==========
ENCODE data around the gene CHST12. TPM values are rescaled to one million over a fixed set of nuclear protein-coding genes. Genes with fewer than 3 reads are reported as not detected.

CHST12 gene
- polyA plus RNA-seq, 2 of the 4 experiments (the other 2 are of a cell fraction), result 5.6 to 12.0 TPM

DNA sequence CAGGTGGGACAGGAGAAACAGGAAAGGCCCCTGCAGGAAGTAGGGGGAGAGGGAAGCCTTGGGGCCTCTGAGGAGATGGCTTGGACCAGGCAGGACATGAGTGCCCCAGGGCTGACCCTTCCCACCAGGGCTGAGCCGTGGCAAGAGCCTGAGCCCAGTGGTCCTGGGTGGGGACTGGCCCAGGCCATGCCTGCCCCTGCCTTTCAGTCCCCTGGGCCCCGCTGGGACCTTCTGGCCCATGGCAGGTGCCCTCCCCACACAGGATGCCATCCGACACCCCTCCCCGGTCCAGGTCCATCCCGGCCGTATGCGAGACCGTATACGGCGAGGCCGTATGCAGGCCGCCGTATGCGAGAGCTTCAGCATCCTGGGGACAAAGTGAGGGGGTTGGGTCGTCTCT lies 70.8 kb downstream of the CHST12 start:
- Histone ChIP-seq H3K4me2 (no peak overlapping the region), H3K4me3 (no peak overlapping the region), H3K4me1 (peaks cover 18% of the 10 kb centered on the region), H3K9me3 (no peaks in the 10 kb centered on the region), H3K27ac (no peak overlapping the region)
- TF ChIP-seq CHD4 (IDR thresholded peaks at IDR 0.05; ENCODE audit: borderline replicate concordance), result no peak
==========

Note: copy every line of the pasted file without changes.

ENCODE data around the gene CHST12. TPM values are rescaled to one million over a fixed set of nuclear protein-coding genes. Genes with fewer than 3 reads are reported as not detected.

CHST12 gene
- polyA plus RNA-seq, 2 of the 4 experiments (the other 2 are of a cell fraction), result 5.6 to 12.0 TPM

DNA sequence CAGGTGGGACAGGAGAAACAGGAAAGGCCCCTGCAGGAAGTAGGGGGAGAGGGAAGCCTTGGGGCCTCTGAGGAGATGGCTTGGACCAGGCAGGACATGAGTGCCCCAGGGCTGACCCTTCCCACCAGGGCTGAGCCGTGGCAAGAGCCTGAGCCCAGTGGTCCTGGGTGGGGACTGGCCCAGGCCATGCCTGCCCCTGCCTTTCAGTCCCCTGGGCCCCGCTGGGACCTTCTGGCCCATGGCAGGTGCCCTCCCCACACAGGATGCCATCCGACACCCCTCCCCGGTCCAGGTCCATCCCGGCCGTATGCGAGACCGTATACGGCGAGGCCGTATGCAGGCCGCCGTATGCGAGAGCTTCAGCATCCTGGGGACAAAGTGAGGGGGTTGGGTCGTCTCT lies 70.8 kb downstream of the CHST12 start:
- Histone ChIP-seq H3K4me2 (no peak overlapping the region), H3K4me3 (no peak overlapping the region), H3K4me1 (peaks cover 18% of the 10 kb centered on the region), H3K9me3 (no peaks in the 10 kb centered on the region), H3K27ac (no peak overlapping the region)
- TF ChIP-seq CHD4 (IDR thresholded peaks at IDR 0.05; ENCODE audit: borderline replicate concordance), result no peak